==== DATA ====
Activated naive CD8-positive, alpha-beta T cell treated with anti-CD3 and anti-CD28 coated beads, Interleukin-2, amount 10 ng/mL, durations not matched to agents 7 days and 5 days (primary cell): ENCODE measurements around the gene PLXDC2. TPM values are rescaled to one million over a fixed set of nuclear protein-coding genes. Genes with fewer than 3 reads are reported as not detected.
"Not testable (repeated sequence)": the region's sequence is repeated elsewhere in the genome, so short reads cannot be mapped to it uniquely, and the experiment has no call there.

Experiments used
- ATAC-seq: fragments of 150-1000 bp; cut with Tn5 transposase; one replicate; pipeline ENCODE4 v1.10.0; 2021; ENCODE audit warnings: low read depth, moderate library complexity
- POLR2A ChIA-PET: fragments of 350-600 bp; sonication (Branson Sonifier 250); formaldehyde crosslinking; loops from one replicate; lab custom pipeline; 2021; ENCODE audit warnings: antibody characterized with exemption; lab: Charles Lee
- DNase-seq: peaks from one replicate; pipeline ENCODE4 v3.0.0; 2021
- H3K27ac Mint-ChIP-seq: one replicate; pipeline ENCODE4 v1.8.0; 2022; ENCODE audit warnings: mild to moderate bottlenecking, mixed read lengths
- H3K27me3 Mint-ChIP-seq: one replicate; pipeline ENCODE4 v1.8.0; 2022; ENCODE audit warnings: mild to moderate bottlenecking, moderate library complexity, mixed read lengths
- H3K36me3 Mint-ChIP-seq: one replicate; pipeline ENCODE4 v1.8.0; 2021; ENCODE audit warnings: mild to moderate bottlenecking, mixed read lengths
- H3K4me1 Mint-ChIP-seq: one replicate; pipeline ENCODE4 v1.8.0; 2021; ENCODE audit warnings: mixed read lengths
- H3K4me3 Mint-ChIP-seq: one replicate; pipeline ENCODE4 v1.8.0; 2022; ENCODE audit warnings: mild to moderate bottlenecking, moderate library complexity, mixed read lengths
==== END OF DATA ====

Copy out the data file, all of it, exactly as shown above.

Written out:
Activated naive CD8-positive, alpha-beta T cell treated with anti-CD3 and anti-CD28 coated beads, Interleukin-2, amount 10 ng/mL, durations not matched to agents 7 days and 5 days (primary cell): ENCODE measurements around the gene PLXDC2. TPM values are rescaled to one million over a fixed set of nuclear protein-coding genes. Genes with fewer than 3 reads are reported as not detected.
"Not testable (repeated sequence)": the region's sequence is repeated elsewhere in the genome, so short reads cannot be mapped to it uniquely, and the experiment has no call there.

Experiments used
- ATAC-seq: fragments of 150-1000 bp; cut with Tn5 transposase; one replicate; pipeline ENCODE4 v1.10.0; 2021; ENCODE audit warnings: low read depth, moderate library complexity
- POLR2A ChIA-PET: fragments of 350-600 bp; sonication (Branson Sonifier 250); formaldehyde crosslinking; loops from one replicate; lab custom pipeline; 2021; ENCODE audit warnings: antibody characterized with exemption; lab: Charles Lee
- DNase-seq: peaks from one replicate; pipeline ENCODE4 v3.0.0; 2021
- H3K27ac Mint-ChIP-seq: one replicate; pipeline ENCODE4 v1.8.0; 2022; ENCODE audit warnings: mild to moderate bottlenecking, mixed read lengths
- H3K27me3 Mint-ChIP-seq: one replicate; pipeline ENCODE4 v1.8.0; 2022; ENCODE audit warnings: mild to moderate bottlenecking, moderate library complexity, mixed read lengths
- H3K36me3 Mint-ChIP-seq: one replicate; pipeline ENCODE4 v1.8.0; 2021; ENCODE audit warnings: mild to moderate bottlenecking, mixed read lengths
- H3K4me1 Mint-ChIP-seq: one replicate; pipeline ENCODE4 v1.8.0; 2021; ENCODE audit warnings: mixed read lengths
- H3K4me3 Mint-ChIP-seq: one replicate; pipeline ENCODE4 v1.8.0; 2022; ENCODE audit warnings: mild to moderate bottlenecking, moderate library complexity, mixed read lengths